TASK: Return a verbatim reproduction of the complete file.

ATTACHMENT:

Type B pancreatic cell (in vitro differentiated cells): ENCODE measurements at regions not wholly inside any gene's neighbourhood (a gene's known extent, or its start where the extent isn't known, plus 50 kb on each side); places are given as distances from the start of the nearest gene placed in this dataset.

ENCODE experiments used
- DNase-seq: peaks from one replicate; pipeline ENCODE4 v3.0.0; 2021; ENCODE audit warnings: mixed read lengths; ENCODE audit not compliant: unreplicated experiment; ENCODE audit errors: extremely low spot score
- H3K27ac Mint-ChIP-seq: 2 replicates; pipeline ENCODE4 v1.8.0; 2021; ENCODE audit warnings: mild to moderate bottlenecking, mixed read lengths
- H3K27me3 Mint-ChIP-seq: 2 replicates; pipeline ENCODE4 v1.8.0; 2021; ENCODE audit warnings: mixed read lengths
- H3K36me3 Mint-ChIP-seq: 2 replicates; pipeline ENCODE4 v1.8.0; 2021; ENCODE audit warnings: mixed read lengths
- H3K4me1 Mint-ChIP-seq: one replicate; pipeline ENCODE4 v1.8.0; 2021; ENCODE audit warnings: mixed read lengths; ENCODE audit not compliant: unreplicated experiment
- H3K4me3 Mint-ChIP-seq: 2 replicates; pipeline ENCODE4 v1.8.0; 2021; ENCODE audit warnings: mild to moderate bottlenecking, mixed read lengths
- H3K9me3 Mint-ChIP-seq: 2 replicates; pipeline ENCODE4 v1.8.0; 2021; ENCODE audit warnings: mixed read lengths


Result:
Type B pancreatic cell (in vitro differentiated cells): ENCODE measurements at regions not wholly inside any gene's neighbourhood (a gene's known extent, or its start where the extent isn't known, plus 50 kb on each side); places are given as distances from the start of the nearest gene placed in this dataset.

ENCODE experiments used
- DNase-seq: peaks from one replicate; pipeline ENCODE4 v3.0.0; 2021; ENCODE audit warnings: mixed read lengths; ENCODE audit not compliant: unreplicated experiment; ENCODE audit errors: extremely low spot score
- H3K27ac Mint-ChIP-seq: 2 replicates; pipeline ENCODE4 v1.8.0; 2021; ENCODE audit warnings: mild to moderate bottlenecking, mixed read lengths
- H3K27me3 Mint-ChIP-seq: 2 replicates; pipeline ENCODE4 v1.8.0; 2021; ENCODE audit warnings: mixed read lengths
- H3K36me3 Mint-ChIP-seq: 2 replicates; pipeline ENCODE4 v1.8.0; 2021; ENCODE audit warnings: mixed read lengths
- H3K4me1 Mint-ChIP-seq: one replicate; pipeline ENCODE4 v1.8.0; 2021; ENCODE audit warnings: mixed read lengths; ENCODE audit not compliant: unreplicated experiment
- H3K4me3 Mint-ChIP-seq: 2 replicates; pipeline ENCODE4 v1.8.0; 2021; ENCODE audit warnings: mild to moderate bottlenecking, mixed read lengths
- H3K9me3 Mint-ChIP-seq: 2 replicates; pipeline ENCODE4 v1.8.0; 2021; ENCODE audit warnings: mixed read lengths